One snowy December I was trying to get to my Nevada mountain home from Reno to my hometown (elevation 6500 feet), when one of the seven (yes 7) mountain passes was officially closed. I needed to get home to see my youngest child (only daughter) in a Christmas parade. As I prayed about how I could accomplish this, a snowplow moved the barrier so it could begin the assault on the snow. With the Holy Spirit’s guidance, I snuck in behind the plow and was able to follow it safely and get over the pass (about 8300 feet elevation). I made it home just in time to see the float my little angel was on. To this day I think of that harrowing yet rewarding occasion, and thank God for watching over all travelers on snowy roads.
Dear Mary, I loved your story. Following a snowplow can be a “spiritual” experience. I’m so glad you got to see your little girl in the Christmas parade! Melannie
THANKS MELANNIE! I LOVE YOUR BLOGS. YOU CAN TAKE ANY
“WORD” AND GIVE IT A WHOLE NEW MEANING.
WHO ELSE COULD EVER DREAM UP WRITING ABOUT A SNOWPLOW??? GOD BLESS YOU .YOU ARE AMAZING.
KEEP WARM DEAR FRIEND..LOVE MAGGIE
DEAR MAGGIE, THANKS FOR YOUR ENTHUSIASM! Melannie
We don’t get that much snow here in Lubbock, Texas (southern end of the “Top of Texas” Panhandle), but I grew up in St. Louis, Mo. where the snow was always cause for rejoicing if it got deep enough to cancel school! My sister tells me I was born on a snow-day that she remembers very well… so maybe there’s the connection to why I always enjoy snow, even when it changes my travel plans. Other, interesting & exciting things usually develop instead of what I’d planned! Don’t have the affinity for snow plows, though, since it was mostly salt trucks that I remember.
Thanks so much for that wonderful “God is my Snowplow Driver” Psalm!
Dear Sister, How wonderful: to have been born on a snow day! I’m sure that contributed to your positive attitude toward snow. Thanks so much for writing! And stay warm in Texas! Sr. Melannie
Hi Sr. Melannie,
I love your Psalm of the Snowplow Driver. As a teacher I love hearing the sound of the snowplow in the early morning hours. It often means a snow day and I can settle back for a few extra winks. Janet
Dear Janet, Thank you for giving us a view from the perspective of a teacher! Kids aren’t the only ones who appreciate a snow day every now and then. Thank you for your response! Melannie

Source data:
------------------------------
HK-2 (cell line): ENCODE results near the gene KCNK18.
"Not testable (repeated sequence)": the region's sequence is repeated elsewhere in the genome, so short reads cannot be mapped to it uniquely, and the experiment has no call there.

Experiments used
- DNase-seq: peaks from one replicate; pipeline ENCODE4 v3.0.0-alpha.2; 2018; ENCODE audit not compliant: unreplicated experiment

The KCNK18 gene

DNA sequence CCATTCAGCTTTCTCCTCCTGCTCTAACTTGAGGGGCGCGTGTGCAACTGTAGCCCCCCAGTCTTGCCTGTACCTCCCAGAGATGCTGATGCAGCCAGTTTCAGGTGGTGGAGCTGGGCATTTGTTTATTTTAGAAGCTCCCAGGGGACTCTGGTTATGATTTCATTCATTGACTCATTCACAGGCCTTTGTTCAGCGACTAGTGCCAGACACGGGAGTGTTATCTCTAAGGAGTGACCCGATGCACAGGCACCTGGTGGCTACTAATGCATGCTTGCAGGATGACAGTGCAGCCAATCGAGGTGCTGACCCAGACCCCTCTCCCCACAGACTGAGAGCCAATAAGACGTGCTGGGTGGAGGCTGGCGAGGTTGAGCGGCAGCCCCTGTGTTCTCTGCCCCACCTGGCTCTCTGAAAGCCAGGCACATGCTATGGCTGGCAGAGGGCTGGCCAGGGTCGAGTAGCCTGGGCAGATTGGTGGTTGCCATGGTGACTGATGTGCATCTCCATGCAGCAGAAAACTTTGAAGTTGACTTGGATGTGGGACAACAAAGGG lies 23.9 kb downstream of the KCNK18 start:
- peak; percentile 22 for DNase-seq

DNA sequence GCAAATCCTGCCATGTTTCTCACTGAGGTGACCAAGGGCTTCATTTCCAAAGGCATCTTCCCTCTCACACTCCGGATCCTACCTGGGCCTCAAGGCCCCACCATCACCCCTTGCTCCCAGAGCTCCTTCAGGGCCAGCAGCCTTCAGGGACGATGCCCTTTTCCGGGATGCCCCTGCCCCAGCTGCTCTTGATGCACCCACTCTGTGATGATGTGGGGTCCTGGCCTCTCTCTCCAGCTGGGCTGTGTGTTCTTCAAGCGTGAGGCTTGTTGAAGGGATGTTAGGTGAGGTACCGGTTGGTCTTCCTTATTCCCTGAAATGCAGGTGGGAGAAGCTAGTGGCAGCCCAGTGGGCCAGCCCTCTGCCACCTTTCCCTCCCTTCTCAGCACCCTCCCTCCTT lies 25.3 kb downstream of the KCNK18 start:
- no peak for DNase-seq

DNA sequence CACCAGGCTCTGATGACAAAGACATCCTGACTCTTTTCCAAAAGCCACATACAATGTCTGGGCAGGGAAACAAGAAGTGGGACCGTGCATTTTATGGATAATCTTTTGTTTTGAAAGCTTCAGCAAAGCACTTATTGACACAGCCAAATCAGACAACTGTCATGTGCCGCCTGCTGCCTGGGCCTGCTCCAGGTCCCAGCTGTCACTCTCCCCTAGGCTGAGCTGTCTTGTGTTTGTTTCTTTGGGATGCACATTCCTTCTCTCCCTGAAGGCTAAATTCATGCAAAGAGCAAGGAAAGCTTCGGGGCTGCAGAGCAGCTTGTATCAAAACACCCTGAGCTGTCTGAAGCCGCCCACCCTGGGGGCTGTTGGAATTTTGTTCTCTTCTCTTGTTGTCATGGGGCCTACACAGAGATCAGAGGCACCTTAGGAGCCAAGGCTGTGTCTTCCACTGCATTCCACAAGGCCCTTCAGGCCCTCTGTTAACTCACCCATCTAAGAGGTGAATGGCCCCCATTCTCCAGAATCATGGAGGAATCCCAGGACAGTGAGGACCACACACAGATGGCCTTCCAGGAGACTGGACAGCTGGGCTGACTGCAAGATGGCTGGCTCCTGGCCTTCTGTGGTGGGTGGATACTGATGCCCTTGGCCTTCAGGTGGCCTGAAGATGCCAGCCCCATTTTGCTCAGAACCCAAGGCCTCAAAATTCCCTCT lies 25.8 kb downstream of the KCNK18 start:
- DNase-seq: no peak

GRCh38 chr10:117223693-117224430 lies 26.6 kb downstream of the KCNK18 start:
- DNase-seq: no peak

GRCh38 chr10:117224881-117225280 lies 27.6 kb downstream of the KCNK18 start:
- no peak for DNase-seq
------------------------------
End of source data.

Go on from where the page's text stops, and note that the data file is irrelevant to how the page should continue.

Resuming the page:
You made the memories of winters in Chardon come flooding back. My preference was snowblowers, seeing the snow folding into the auger like dough into a mixer and then being propelled several feet by the prop.
As for a sound that could wake me from a deep sleep, propel me out of bed and get me to the window in a flash, it was the sound of a firetruck coming down North St. from the Square. I have my dad to thank for this, who never outgrew his days as a volunteer fireman, keeping one ear open to respond to the fire siren 24/7.
Thanks for seeing God in unexpected sights and sounds.
Dear Tom, Thank you for reminding us of the beauty of snow blowers too! And the sound of those fire trucks. I wrote about fire trucks (“Fire Engines: Symbols of Unselfish Love”) on May 20, 2013. Living on North Street, we hear and see those trucks often. Thank you for writing, Tom! Melannie (Readers: Tom was pastor here at St. Mary Church for many years.)
Hi Sr. Melannie, I’ve been thinking about this column today. Here in Charlotte, NC we are in the midst of a major “winter event” with few snowplows in the city and none to be seen off the interstates. (We simply don’t have enough of these “events” to warrant heavy duty equipment.) Your column does give me a renewed admiration for the amazing work of the snowplows, and snowplowers, I remember from NEOhio. They would have cleared this out in no time at all. Here, Mother Nature will be our snowplow, and that will work too. 🙂
All the best,